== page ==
The Sublime Genius Of Harold Ramis

Don’t miss this Tad Friend classic profile – released to the public for the next 24 hours on Byliner, on the news of Ramis’ untimely death. On a day in which insecure egos seem collapsing of their own narcissism, it’s worth recalling the calm, glib, hilariously assured sense of himself that gave Ramis his edge. Money quote:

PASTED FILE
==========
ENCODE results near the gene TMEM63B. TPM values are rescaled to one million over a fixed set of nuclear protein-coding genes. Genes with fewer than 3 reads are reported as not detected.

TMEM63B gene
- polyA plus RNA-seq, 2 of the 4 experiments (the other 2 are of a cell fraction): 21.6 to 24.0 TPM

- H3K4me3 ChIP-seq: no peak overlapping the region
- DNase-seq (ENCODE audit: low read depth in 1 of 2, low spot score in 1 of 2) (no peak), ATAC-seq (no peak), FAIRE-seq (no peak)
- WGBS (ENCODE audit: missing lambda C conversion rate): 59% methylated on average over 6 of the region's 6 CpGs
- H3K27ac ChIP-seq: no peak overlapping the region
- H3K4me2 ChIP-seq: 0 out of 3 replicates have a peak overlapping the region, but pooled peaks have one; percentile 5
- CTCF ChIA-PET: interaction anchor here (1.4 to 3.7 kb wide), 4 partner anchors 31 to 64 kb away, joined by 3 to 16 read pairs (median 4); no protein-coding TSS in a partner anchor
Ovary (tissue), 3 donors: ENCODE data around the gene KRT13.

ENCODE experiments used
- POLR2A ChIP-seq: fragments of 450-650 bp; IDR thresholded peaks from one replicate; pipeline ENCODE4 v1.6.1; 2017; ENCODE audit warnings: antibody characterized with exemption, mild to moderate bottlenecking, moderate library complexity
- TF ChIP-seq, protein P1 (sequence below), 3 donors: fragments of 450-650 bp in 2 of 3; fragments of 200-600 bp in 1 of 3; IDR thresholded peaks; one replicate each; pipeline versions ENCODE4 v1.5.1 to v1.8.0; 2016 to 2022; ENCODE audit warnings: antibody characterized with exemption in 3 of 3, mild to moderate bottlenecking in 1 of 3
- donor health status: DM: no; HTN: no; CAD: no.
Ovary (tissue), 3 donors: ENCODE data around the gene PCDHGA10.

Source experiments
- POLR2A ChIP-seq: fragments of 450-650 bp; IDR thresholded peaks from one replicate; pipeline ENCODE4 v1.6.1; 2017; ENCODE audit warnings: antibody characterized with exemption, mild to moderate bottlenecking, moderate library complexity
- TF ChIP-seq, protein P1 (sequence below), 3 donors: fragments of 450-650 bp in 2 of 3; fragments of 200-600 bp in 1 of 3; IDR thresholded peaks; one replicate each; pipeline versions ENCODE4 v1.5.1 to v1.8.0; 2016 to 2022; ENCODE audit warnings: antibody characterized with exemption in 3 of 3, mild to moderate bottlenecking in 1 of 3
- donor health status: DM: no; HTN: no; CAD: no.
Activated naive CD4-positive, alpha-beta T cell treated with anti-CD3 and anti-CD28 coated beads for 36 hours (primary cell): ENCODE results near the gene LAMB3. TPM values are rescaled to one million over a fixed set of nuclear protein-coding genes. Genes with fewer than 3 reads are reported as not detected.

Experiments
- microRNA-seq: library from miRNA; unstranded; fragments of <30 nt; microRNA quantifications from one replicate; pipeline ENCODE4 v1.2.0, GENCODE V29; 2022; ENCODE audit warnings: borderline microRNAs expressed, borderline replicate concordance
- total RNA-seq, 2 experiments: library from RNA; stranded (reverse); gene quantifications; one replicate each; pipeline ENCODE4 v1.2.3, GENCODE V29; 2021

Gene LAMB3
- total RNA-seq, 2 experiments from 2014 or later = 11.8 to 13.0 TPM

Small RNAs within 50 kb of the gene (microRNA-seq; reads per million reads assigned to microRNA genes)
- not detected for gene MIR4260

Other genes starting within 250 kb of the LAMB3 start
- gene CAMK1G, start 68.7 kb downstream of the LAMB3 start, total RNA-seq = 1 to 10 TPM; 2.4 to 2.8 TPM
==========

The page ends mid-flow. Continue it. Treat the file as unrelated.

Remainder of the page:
Crude as Animal House was, it was also rambunctiously optimistic. By setting the film in the early sixties, the writers tapped the source of their earliest ideals. “Our generation’s revolutionary energy had slipped away after Kent State and the rise of the violent fringe of the Weather Underground,” Ramis says. “We revived it.” They revived it by making their obvious outsiders into not so obvious insiders. “Woody Allen had defined the American nebbish as a loser,” Ramis adds. “But we felt instinctively that our outsiders weren’t losers. They may not achieve anything in the traditional sense—they may not even be smart—but they’re countercultural heroes. The movie went on after the credits to tell you that these were your future leaders, while the guys from the ‘good’ frat would be raped in prison and fragged by their own troops.”